About 2 years after this decision, this time, a public prosecutor named Orhan Kapıcı filed a lawsuit against Nazlı Ilıcak, accusing her of defaming him in her article dated June 16, 2016. However, looking at the content of the article, there was nothing to support the crime of defamation, and the subject of the article was a criminal complaint made to the prosecutor by former police chief Hanefi Avcı. In this criminal complaint, Avcı alleged that a group called ‘National Vascular,’ organized within the judiciary and the police, was defaming everyone and undermining those who were not one of them. According to Hanefi Avcı, Orhan Kapıcı was also part of this group!

What Nazlı Ilıcak did was just to write about Hanefi Avcı’s claim and question whether it was true or not. We do not know if Prosecutor Orhan Kapıcı filed a case against Hanefi Avcı, the source of the allegations. If he had, it would have been news long ago.

In the end, in the trial held at Istanbul 15th Civil Court of First Instance, Nazlı Hanım was sentenced to 2 years and 6 months in prison for the crime of “defamation.” Since she received this sentence during the supervised release period of the previous sentence, after the decision was upheld on appeal, she ended up in prison.

A justified reaction to the imprisonment of Nazlı Ilıcak came from Hüseyin Kocabıyık, a former AKP member of parliament from the 25th and 26th terms. Kocabıyık shared on his social media account, “This is Nazlı Ilıcak, who defied the September 12 coup, stood by Tayyip Erdoğan in his loneliest times, fought against February 28, and defended the headscarf in the Turkish Grand National Assembly while men were slipping away. You are putting her in prison. Shame on those who do this!” In his post.

Hüseyin Çelik, a former minister and founding member of the AKP, wrote the following: “While many political Islamists remained silent during the days when militarism and judicial tutelage prevailed, Nazlı Ilıcak was challenging tanks with great courage. The return of 79-year-old Nazlı Ilıcak to prison has already destroyed justice, which is already crawling on the ground. It’s a shame, a sin, and a disgrace…” expressing his reaction.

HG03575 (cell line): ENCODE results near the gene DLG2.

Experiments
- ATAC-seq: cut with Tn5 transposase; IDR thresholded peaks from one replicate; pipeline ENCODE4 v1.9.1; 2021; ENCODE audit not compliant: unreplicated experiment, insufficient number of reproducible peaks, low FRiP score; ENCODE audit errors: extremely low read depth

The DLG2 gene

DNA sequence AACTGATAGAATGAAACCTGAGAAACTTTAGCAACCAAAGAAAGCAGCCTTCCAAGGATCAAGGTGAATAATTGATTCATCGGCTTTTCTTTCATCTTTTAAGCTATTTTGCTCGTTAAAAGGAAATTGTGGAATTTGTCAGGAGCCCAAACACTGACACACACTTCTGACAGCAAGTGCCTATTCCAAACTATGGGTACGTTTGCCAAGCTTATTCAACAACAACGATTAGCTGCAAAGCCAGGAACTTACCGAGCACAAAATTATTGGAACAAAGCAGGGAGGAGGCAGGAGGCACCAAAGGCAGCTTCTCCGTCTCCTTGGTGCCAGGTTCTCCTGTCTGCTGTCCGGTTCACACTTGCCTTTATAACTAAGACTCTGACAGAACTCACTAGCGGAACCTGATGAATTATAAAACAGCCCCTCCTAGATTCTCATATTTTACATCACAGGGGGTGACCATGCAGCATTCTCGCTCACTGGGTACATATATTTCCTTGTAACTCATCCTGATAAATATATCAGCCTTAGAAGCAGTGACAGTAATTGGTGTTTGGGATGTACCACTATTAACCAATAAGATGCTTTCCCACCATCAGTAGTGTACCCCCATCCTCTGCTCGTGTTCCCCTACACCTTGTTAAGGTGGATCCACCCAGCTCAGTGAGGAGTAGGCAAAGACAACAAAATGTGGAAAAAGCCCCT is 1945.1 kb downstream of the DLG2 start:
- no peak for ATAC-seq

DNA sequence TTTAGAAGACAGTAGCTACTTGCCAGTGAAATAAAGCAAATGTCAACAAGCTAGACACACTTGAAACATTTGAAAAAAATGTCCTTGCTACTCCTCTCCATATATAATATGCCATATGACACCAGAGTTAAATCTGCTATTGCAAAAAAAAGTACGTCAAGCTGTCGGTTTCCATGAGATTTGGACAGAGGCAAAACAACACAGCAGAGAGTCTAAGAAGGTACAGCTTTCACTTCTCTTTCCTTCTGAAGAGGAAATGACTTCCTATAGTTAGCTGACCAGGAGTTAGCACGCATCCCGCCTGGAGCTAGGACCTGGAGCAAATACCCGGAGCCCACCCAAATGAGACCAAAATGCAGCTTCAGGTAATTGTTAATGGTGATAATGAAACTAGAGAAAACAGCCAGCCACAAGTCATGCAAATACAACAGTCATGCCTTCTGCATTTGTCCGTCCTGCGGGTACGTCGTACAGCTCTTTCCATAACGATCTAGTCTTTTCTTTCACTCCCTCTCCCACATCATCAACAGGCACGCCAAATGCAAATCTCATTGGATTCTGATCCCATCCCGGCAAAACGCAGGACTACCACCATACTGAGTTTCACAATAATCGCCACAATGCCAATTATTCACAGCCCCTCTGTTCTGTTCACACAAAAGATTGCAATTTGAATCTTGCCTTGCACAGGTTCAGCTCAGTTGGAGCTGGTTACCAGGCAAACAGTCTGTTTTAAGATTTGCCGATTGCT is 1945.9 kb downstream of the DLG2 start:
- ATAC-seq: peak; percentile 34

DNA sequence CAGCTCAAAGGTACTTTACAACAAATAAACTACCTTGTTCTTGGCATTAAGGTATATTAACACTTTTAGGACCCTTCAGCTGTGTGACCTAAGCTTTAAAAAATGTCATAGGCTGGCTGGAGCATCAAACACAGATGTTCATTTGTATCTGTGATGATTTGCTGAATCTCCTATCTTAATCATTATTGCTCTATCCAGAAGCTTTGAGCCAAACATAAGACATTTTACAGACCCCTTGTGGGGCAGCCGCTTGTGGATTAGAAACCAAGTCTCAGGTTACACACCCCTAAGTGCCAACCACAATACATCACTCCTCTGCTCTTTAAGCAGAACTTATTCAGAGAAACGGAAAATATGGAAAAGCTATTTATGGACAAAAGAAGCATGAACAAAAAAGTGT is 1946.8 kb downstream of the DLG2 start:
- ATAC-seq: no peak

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Today, those who use this decision as an excuse to send Nazlı Hanım to prison again, after trampling on the law after July 15, sentencing brave journalists like her to aggravated life imprisonment just for what they wrote and said. (If the death penalty had not been abolished, it would have been the death penalty). The European Court of Human Rights saw what was done as a violation of rights. The Court of Cassation overturned the life imprisonment and opened the door to Ilıcak and her friends’ freedom. But apparently, even a 79-year-old Nazlı Ilıcak, who gave up active journalism and sits in her corner, has not satisfied someone’s grudge. They wanted her to go back to prison with methods that do not fit the law, ethics, and humanity, by fabricating crimes.

For Barış Pehlivan, who recently went to prison for the same reason, those who made a fuss are silent for two days. What can we say, may you not experience what you put others through.


During the enforcement stage, sentences are collected and executed together! Although prison sentences continue to exist independently of each other, during the enforcement stage, sentences are collected (summed up) and executed. According to the decisions of the 1st Criminal Division of the Court of Cassation, if the execution process of the second offense becomes final while the enforcement process of the previous offense is being carried out, the following procedure is followed.

1- If a Conditional Release decision has been issued for the person regarding the first offense, then sentences are no longer collected, and the rules of supervised release for the second offense are determined according to its own rules.

2- If a Conditional Release decision has not been issued for the first offense, then the sentences for the first and second offenses are summed up and continued to be enforced together.

3- If different supervision periods are envisaged for the first and second offenses in the law, the supervision period of the offense that requires the least supervision becomes the supervision period of the summed up sentence. (For example, if there is a 1-year supervision for the first offense and a 3-year supervision for the second offense, the supervision period for the summed up sentence is 1 year).

4- In this case, for example, if the person has served 3 months of supervision for the first offense, and the second offense has become final and is being enforced, then the supervision is stopped, and the sentences are collected, and a new supervision and conditional release date is determined for the person.

In this situation, for example, if the supervision period of the summed up sentence is 1 year, and the person has served 3 months of supervision for the first offense, then the person can be released on supervised release using the remaining balance of 9 months before the new conditional release date.

*Mehmet Tahsin is a Turkish lawyer and political commentator focusing on Turkish politics and human rights violations.